In this exercise, we will examine exploiting locality/cache reuse by tiling main memory accesses.
The CPU uses a multi-level cache to reduce the number of (slow) accesses to main memory. When data is accessed in memory, it is stored in this cache. Therefore, if the program accesses the same memory locations within a short time interval, data may still reside in cache, and accessing main memory can be avoided.
Examining Figure 3, the row-wise memory access pattern (comparing each point to all other points in the dataset before computing the next row), has poor cache reuse. Observe that for large $N$, after the row corresponding to $p_0$ has computed the data points at the start of the dataset (e.g., $p_0$, $p_1$, $p_2$, $p_3$, $\ldots$) will have been flushed from cache by the time the row corresponding to $p_1$ is to be computed.
A clever trick to improve cache reuse is to tile the computation. Instead of iterating over each row, the data is accessed in 2-D tiles. Therefore, when computing the distances between points, there is a greater chance that data resides in cache and will not need to be accessed in main memory.
Figure 4 shows an example where there are $N=12$ points. The data is no longer accessed in a row-wise fashion. Rather tiles of $3 \times 3$ points are accessed consecutively.
From Figure 3, when computing each row at a time, $dist(p_0, p_0)$ (on row $p_0$) and $dist(p_1, p_0)$ (on row $p_1$) were $N$ data point pair accesses apart.
In contrast, using the $3 \times 3$ tile, $dist(p_0, p_0)$ (on row $p_0$) and $dist(p_1, p_0)$ (on row $p_1$) are only 3 data point pair accesses apart (Figure 4). Thus, there is a greater chance that relevant data will reside in cache.
Programming Activity 2
Make a copy of the row-wise distance matrix program. Implement the tiling algorithm described above, where the points assigned to each process rank remains the same. When executing your experiments, use the same guidelines as in Programming Assignment #1 (e.g., compile with
-O3, use a single node, use the exclusive flag, etc.).
In your solution, you must perform the following tasks:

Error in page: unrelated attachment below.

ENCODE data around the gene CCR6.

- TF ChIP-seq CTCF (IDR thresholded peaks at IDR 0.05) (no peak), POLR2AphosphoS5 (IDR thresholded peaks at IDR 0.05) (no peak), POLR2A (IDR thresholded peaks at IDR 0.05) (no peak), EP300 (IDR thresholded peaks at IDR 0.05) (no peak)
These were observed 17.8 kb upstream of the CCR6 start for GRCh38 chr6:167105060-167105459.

- You will experimentally determine a good value for $b$ (values given below).
- We will use a square $b \times b$ tile. However, note that $b$ may not evenly divide $N/p$ (rows) or $N$ (columns). Thus, when the $b \times b$ tile does not evenly divide the rows and columns, dynamically reduce the tile size as appropriate. For example, if $N=8$, then when computing across rows, you will need to reduce the size of tile 2 (see Figure 5).
- Only use $p=20$ process ranks.
In your report, include a Table with the following information. The report must include the tile size $b$ for the values given below, the response time (s), the global sum used for validation, and the job script name that you used to obtain these results. The job script may be the same for all executions. Include all job scripts in the submitted archive. A template table is provided below.
|$b$||Time (s)||Global Sum||Job Script Name (*.sh)|
Using the value of $b$ that yielded the best performance (lowest response time), compute the same table as the row-wise distance calculation. A template table is provided below.
|# of Ranks ($p$)||Time (s)||Parallel Speedup||Parallel Efficiency||Global Sum||Job Script Name (*.sh)|
Answer the following questions:
- Q7: When tiling the computation, comparing all values of $b$, does $b=5$ or $b=5000$ achieve the best performance? Why do you think that is?
- Q8: Does tiling the computation improve performance over the original row-wise computation? For $p=20$ process ranks, report the speedup of the tiled solution using the best value of $b$ over the row-wise solution.